What Writing Studies Has Taught Me

Writing studies isn’t just about writing, unlike other programs. It’s not about learning theory or solving equations or studying until 3 a.m. while trying to retain course information. It’s about who you are and what you have to say and how you’re going to say it. It’s about why you need to say it. It’s about searching your soul and claiming it as your own, while sharing pieces of it. Writing studies is deeply intimate; I have spoken to my professors and my classmates about things even my closest friends do not know.

What does it teach you, then? How to interpret a poem? How to write a story? Yes, but it’s more than that and, in the spirit of creative non-fiction, I will “show, not tell” you.

I have wanted to be a writer since I was a teenager. Part of me wanted to be a writer before that, too; I’ve always had characters living in my head. It took years to admit my aspirations to myself, and even longer to admit to my friends and family, because a career in writing rarely pays well and isn’t known for its job security. Even though I spent my free time in high school drafting and redrafting stories and a novel, I was still determined to pursue a business degree because that was what a practical, rational, future-thinking person would do; secure futures do not come from writing degrees so I didn’t consider it an option. Or so I told myself.

It took three weeks of university for me to drop that plan. My brain works in bursts of colour and strings of words, not numbers and graphs and charts. In my other courses I was already reading work that inspired me and challenged me in the best ways; in my business course I was working three times as hard as everyone else for below-average results. I was miserable, depressed and full of fear. This was supposed to be the “safe” and “easy” route, yet I felt like I was drowning. The future I saw for myself felt like a long, black tunnel of solely doing what I “had” to do for the sake of security. But I didn’t feel secure. So I signed up for a writing class in my second semester because writing had always been what grounded me.

It was better than anything I imagined. I had taken a writing course in high school—the sole writing course offered at my private school—and I had loved it. It had inspired me to write the second draft of my novel. But this introductory writing course took me beyond what I thought writing studies, and university, could be. It was so different, in fact, that I replaced my dual degree aspirations with a major in MIT and a minor in Creative Writing.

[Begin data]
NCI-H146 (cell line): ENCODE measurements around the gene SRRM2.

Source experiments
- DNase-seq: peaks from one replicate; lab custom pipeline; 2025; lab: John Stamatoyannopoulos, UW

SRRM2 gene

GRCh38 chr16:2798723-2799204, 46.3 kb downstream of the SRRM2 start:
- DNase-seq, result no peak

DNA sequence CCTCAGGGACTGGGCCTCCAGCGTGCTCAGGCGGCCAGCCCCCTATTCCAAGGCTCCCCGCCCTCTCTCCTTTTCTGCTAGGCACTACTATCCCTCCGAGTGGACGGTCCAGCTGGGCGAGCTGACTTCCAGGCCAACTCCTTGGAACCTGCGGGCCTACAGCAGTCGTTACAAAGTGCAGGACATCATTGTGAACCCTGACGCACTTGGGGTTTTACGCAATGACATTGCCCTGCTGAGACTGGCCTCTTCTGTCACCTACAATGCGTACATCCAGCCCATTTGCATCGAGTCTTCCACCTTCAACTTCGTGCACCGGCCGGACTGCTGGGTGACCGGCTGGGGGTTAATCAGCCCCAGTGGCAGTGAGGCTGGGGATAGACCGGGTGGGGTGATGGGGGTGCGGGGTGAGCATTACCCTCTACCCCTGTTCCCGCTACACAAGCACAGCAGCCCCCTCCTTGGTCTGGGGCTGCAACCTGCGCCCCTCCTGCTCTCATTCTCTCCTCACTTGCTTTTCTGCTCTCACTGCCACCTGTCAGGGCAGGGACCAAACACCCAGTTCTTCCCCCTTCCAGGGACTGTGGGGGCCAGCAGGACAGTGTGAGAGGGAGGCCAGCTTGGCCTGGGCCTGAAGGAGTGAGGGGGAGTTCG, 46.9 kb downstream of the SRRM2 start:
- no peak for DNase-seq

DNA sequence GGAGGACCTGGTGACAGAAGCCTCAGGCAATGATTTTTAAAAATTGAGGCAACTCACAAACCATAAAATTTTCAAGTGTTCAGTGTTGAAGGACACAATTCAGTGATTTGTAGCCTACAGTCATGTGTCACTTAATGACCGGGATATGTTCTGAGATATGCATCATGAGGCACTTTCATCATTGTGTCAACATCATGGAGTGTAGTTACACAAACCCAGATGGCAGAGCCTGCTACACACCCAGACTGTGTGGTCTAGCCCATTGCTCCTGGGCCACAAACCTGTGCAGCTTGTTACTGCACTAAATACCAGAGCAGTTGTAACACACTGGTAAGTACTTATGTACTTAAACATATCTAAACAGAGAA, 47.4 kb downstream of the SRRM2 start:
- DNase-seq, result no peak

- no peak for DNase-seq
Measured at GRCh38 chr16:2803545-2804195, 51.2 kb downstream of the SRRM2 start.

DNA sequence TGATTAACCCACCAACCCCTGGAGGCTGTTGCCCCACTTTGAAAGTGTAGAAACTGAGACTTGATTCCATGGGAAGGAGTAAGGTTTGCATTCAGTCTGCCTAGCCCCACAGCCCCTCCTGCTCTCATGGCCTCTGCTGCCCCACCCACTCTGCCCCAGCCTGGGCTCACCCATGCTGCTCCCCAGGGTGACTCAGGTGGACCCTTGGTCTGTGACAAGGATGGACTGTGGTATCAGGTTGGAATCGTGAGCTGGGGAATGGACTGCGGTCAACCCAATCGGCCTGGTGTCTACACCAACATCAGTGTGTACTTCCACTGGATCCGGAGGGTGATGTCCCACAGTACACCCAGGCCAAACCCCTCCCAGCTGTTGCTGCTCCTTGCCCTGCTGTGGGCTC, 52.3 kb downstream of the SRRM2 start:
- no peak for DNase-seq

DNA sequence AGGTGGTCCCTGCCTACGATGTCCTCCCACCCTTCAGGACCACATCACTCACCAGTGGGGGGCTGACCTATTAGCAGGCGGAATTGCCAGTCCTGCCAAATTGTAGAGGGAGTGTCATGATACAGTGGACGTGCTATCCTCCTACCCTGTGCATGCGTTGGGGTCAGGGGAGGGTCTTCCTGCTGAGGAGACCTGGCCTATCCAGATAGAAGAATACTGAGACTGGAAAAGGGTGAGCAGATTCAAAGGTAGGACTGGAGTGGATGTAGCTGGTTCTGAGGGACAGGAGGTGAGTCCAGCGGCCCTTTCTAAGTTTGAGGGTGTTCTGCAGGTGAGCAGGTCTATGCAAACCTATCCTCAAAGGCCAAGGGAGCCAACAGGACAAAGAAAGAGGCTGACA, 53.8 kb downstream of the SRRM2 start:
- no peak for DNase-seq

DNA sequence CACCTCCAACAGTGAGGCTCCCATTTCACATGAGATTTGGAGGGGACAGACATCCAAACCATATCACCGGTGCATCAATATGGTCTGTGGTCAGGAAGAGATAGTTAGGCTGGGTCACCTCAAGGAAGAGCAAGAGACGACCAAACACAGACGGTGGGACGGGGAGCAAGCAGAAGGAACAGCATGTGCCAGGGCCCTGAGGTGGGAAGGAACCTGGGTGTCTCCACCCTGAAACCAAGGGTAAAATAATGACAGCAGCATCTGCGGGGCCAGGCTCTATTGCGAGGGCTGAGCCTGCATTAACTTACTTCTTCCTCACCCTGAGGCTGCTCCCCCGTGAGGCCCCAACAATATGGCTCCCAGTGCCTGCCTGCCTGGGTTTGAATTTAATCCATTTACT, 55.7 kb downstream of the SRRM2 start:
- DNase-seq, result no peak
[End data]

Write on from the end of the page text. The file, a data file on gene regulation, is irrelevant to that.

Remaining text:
The first thing I had to get used to was rearranging classrooms so I could see pretty much everyone in the class. This action is still weird and time consuming and just straight-up frustrating. But by rearranging the space, suddenly I wasn’t being taught at. I was learning with my professor and my peers and we were all the teacher in one way or another because we actively helped each other hone our craft. By more-or-less sitting in a circle, suddenly our voices were important and equal. It taught me about community and the importance of discussing your work with other creative minds because the more minds that are working on a piece, the more thoughtful the piece will be.

As the years of my education have gone on, the lessons have gotten harder. Unlike other courses where each week has a lecture topic, in writing courses we are reading and writing and critiquing and workshopping. We’re diving into the thick of our minds and we learn on a case-by-case, story-by-story basis. We’re searching for our voice and we’re experimenting and we’re failing over and over again.